Love in a cold climate?
There’s going to be a baby boom next month, according to many newspapers – the Daily Mail, the Daily Express, the Daily Telegraph. the Mirror, the Sun, and others.
Why? We had a cold winter and couple unable to get out of doors found alternative amusements.
The stories are based on pathetically flimsy foundations: evidence from a single town, Portsmouth, that 600 babies are expected to be born there in September, a 20 per cent increase on the normal rate. These expectations arose from the number of 12-week scans carried out in March and April.
The seasonality of births has often been studied, but never fully explained. In Europe, births peak in spring and early summer, with a second peak in September. In the US, there is a trough in March and April, with a peak in September. Why this different pattern exists and why it is so persistent is puzzling.
The peaks are significant, ranging in England & Wales from about 4 per cent above the average month in June, and in September/October, to as much as 7 per cent below average in February (which is a short month, of course). In 2004, for example, there were 639,721 live births in England & Wales, an average of 53,310 a month. But in June there were 55,6129, 4.3 per cent above the average, and both September and October were nearly as high (55,556 and 55,368). February’s babies totalled only 49,350, 7 per cent below average.
So a rise in births in September and October is normal. The September peak is most easily explained by the Christmas holiday, which provides a relaxed atmosphere and nothing much else to do. If the gestation period is 38 weeks from conception (the measure used for IVF births where the moment of conception is precisely known) and the Christmas holiday covers week 52 and some or all of week 1 of the following year, the peak would be expected between 20 September and 3 October. There may be an element of planning involved, too, as would-be parents also have a preference for summer births.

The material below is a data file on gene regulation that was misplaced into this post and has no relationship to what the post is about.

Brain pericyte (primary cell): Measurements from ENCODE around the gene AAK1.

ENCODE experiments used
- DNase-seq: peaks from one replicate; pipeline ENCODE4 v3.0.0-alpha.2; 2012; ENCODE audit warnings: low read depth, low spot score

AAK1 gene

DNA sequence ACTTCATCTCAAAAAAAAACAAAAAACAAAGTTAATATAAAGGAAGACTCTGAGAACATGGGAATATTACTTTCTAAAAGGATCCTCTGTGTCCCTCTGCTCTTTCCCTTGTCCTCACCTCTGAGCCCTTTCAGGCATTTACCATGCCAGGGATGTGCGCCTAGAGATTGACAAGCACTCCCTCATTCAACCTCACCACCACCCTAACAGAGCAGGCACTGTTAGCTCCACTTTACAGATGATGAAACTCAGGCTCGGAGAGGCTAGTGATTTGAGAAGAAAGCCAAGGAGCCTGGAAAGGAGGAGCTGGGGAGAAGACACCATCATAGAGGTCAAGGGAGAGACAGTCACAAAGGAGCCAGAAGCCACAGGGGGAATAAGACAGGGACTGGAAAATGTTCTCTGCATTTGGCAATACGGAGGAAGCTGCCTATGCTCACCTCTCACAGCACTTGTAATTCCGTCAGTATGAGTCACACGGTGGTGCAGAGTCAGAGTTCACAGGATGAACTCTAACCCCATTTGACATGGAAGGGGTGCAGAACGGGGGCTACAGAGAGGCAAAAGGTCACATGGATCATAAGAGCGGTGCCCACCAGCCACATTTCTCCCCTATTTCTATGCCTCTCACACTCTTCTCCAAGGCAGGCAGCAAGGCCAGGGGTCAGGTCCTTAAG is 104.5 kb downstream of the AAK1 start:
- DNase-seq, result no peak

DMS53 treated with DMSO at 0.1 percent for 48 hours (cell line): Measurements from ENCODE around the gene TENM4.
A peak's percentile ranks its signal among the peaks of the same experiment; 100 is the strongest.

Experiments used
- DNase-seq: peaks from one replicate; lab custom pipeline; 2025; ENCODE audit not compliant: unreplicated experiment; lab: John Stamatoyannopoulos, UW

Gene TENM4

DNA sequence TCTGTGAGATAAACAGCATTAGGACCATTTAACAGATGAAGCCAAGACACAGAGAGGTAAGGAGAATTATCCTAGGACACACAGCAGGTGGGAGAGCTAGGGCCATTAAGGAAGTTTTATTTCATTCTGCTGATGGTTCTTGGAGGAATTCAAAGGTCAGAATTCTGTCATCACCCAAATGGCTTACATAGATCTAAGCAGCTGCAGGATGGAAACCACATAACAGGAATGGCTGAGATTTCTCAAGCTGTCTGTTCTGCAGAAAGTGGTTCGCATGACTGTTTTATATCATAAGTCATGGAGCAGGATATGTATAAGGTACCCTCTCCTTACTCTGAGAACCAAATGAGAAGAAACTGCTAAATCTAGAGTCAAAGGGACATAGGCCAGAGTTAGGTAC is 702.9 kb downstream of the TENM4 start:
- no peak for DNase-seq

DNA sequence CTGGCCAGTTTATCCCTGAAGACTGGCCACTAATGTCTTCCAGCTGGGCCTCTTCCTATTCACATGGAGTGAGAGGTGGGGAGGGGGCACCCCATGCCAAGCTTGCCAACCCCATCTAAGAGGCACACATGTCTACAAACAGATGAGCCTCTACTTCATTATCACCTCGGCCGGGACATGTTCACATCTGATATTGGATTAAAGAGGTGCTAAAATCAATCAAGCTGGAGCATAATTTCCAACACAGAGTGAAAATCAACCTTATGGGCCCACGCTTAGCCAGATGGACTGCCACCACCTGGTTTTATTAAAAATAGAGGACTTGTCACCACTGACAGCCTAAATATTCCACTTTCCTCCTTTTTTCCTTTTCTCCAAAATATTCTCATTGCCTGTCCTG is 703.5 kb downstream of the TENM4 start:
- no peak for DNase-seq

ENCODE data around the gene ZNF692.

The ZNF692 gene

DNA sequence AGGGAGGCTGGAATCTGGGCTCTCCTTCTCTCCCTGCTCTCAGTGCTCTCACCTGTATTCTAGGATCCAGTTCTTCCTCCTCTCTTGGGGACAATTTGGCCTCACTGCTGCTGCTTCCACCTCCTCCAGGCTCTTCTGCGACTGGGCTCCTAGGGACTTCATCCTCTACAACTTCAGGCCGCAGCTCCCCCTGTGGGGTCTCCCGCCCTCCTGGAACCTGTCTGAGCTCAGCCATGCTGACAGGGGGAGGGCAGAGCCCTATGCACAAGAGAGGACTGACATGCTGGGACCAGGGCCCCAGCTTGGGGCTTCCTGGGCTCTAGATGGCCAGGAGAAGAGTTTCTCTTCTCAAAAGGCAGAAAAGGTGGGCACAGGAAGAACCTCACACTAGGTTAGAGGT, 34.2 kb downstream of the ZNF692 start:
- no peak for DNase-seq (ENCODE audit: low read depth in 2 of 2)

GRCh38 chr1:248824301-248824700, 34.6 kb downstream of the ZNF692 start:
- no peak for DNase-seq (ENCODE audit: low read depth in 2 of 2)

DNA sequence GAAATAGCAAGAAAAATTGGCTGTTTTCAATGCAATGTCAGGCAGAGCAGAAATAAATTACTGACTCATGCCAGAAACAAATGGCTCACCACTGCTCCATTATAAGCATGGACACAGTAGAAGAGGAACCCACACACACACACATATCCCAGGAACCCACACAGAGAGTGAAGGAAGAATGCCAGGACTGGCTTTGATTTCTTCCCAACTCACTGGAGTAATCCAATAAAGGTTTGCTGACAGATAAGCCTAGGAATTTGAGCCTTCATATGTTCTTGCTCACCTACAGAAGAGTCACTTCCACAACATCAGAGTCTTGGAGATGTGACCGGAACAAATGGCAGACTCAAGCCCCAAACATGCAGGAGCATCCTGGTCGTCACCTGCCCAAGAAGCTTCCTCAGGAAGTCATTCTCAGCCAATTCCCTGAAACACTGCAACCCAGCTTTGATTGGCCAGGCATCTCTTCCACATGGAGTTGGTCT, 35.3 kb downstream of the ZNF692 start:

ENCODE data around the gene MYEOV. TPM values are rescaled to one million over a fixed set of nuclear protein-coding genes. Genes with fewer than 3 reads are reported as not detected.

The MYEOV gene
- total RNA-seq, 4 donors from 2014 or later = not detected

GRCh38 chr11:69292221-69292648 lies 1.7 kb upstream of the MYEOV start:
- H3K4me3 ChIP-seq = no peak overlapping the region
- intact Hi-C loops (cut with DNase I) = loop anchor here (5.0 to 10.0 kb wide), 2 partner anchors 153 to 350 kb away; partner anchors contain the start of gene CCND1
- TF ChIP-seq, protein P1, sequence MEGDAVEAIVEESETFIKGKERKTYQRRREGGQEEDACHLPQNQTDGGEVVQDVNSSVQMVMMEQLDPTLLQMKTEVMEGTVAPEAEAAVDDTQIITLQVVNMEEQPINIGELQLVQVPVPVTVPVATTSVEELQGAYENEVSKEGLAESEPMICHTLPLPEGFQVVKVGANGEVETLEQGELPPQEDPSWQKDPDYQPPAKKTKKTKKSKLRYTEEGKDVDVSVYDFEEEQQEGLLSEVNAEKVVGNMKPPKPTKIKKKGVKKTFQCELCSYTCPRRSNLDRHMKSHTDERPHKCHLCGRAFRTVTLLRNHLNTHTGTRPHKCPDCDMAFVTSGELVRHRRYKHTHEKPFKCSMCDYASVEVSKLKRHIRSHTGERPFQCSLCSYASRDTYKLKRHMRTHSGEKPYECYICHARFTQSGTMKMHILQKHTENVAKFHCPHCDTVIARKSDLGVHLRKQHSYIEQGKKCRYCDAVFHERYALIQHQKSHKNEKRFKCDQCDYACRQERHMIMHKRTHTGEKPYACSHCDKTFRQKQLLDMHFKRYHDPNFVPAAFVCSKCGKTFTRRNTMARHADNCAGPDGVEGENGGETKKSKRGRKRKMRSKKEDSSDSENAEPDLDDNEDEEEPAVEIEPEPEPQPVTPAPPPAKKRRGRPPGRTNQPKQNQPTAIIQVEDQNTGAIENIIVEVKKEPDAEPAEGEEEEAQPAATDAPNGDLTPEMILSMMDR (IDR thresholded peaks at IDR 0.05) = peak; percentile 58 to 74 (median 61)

Other data confirm a rise in sexual activity over Christmas. Condom sales peak then, while terminations are highest in the first quarter of the year. There is some evidence that diagnoses of new sexually transmitted infections also rise in the first quarter. But the issue is not whether Christmas leads to an increase in births, but whether the effect is increased by a cold or snowy Christmas. Here there is little supporting evidence.
The most powerful counter-argument is that a September peak in births occurs in almost every Christian country in either hemisphere, according to David Lam and Jeffery Miron, two economists from the University of Michigan who published extensively on the subject in the 1990s. So the September peak is linked to the holiday, but not to the temperature prevailing during the holiday.
They did conclude, though, that high summer temperatures in the southern US depressed conceptions in July and August. My, it’s just too hot ... But this doesn’t apply in Canada, where summers are cooler.
As for September 2010, what can we expect? A small rise in births is normal, but a 20 per cent rise across the country, as confidently expected by Portsmouth midwives, would be staggering. The cause in Portsmouth must be simply a case of clustering, which will most likely be followed by a dip in successive months.
It is possible to compare December temperatures, as recorded by the Central England Temperature series, with births the following September. The tables below compare eight Decembers with unusually cold average temperatures with eight that were unseasonably warm. There does not seem to be any effect of temperature in this snapshot comparison: but perhaps focussing only on Christmas might produce a different answer.
One thing the tables do hint at is that the September peak may be becoming more clearly established in recent years. A more detailed study would be needed to prove this, but it is not unreasonable to suggest that the growing length of the Christmas break has more to do with this than the temperatures prevailing during it.